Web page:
Further, significant damage is being done to the natural eco-systems on which villagers depend for their livelihoods, and to cultural and historical sites. As with all development projects in Burma, without a democratic government in place, local people have no say in what happens to their resources, lands, and livelihoods. Military expansion has become a common feature of Burma's political landscape in recent decades; this expansion has been funded with revenue earned by exporting energy from areas in which civilians experience extreme gas and electricity shortages, in total neglect of their needs.
• Oil Developments
The Indian firms Essar and the Oil and Natural Gas Corporation (ONGC) have begun drilling for oil in Arakan State's Ponnagywan and Sitetway townships, on land confiscated without compensation from the locals. Losses of thousands of acres of land have been reported by locals, who were given no warning prior to their evictions. There had also been reports from local sources of villagers being forced to work on the facilities without pay.
Seismic surveying has begun in several other inland and offshore blocks in Arakan, as foreign companies, mostly from China, South Korea, and India explore for still more deposits of gas and oil. Wherever more fossil fuel reserves are found, increased militarization and further abuses will inevitably follow. The AHRDO has begun investigation into these developments and will have more details soon.
• River Developments
In recent years, a number of projects have been planned to exploit Arakan's rivers. These projects will bring in more revenue for the country's ruling military junta while devastating the natural environment, severely damaging local livelihoods and contributing to human rights abuses. Among these projects are the Kaladan Multi-Modal Transit Transport Facility and the Laymro hydroelectric dam. Between them, these projects have the potential to devastate the lives of millions of civilians who have no power to approve or reject such developments in a country without democracy.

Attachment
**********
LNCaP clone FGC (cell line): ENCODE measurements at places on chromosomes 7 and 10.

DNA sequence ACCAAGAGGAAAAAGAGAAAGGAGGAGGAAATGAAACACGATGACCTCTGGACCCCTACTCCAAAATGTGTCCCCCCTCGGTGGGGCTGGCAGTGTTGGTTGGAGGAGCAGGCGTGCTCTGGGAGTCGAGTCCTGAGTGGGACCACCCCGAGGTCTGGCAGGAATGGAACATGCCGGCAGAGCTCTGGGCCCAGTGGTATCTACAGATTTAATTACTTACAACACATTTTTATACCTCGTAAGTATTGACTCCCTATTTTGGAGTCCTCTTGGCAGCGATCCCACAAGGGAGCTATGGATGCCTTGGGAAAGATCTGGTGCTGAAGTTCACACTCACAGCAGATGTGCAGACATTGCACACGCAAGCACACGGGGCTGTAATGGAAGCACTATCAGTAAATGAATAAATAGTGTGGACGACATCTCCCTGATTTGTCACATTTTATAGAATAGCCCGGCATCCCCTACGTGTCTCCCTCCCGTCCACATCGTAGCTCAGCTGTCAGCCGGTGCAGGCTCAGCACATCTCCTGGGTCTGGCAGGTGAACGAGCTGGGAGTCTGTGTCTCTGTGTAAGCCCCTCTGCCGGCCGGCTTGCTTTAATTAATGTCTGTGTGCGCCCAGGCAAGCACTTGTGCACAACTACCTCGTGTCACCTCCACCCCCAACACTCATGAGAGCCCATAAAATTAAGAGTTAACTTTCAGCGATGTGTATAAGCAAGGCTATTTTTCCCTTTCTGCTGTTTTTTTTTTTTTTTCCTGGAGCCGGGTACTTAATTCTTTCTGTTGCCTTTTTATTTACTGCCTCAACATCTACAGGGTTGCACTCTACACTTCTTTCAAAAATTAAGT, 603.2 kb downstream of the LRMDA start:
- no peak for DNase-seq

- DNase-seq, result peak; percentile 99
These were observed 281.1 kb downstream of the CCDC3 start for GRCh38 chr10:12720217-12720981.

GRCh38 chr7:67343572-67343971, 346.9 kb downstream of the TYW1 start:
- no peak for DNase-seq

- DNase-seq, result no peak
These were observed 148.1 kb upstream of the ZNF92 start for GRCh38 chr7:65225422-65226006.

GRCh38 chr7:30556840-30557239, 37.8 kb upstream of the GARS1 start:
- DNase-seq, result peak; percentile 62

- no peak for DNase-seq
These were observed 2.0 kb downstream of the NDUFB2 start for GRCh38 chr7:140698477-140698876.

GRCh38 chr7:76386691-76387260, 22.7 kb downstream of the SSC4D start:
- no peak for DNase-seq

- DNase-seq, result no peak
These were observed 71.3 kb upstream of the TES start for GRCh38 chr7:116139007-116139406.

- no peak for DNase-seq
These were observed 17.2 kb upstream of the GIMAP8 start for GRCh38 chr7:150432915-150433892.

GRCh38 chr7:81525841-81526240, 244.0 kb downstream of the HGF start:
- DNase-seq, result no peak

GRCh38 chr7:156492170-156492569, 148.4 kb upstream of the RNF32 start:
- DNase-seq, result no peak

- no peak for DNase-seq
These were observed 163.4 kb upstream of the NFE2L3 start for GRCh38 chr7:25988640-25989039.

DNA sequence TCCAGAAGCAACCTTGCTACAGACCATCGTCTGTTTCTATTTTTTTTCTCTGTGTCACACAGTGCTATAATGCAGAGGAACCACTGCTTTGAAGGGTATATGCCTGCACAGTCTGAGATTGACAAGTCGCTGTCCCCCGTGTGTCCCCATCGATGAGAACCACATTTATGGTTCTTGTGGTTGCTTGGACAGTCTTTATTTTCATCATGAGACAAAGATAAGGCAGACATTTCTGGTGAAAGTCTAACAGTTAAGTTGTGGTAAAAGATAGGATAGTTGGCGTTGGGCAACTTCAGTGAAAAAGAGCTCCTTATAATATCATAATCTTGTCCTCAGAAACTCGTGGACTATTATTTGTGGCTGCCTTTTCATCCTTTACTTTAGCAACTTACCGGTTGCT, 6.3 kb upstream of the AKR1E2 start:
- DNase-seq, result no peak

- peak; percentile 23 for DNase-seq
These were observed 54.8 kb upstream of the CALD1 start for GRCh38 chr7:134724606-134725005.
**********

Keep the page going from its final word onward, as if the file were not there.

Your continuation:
• Kaladan Multi-Modal Transit Transport Facility
KaladanProjectOn April 2nd 2008 the Indian government signed an agreement with the Burmese military junta for the Kaladan Multi-Modal Transit Transport Facility. The project will connect the eastern Indian seaport of Kolkata with Sitetway (Sittwe) port in Arakan State by sea; it will then link Sitetway to the land-locked region of Mizoram in north-eastern India via river and road transport. The project is divided into three phases, the first and second of which began in November 2010.
Phase 1 – The port at Sitetway will be redeveloped to accommodate larger vessels and an increased shipping volume. This will entail dredging the approach channel and the port area (~562,000 cubic metres of material) to facilitate 6000 ton ships, as well as constructing two jetties and extensive loading and storage facilities that will significantly expand Sitetway's current size and capacity. The larger 219 x 15m port jetty will be capable of handling 20,000 ton ocean freighters, and a 54 x 15m inland waterway terminal (IWT) jetty will cater to the smaller vessels that will use the river. At present, Sitetway's port consists of a 78 x 15m jetty and is appropriate for vessels of 2000-3000 tons.

Phase 2 – Dredging 158 km of the Kaladan River between Sitetway and Paletwa in Chin State. Another IWT terminal will be built at Paletwa for transferring cargo from river to road transport.

Phase 3 – Construction of a 129 km highway between Paletwa and the Mizoram border. Initial surveys and feasibility studies for the road were carried out by Indian authorities, concluding that "large-sized experienced construction firms of repute" would have to be hired to successfully implement the project. However in June 2009 it was decided that the highway construction would "be executed by Myanmar government departmentally".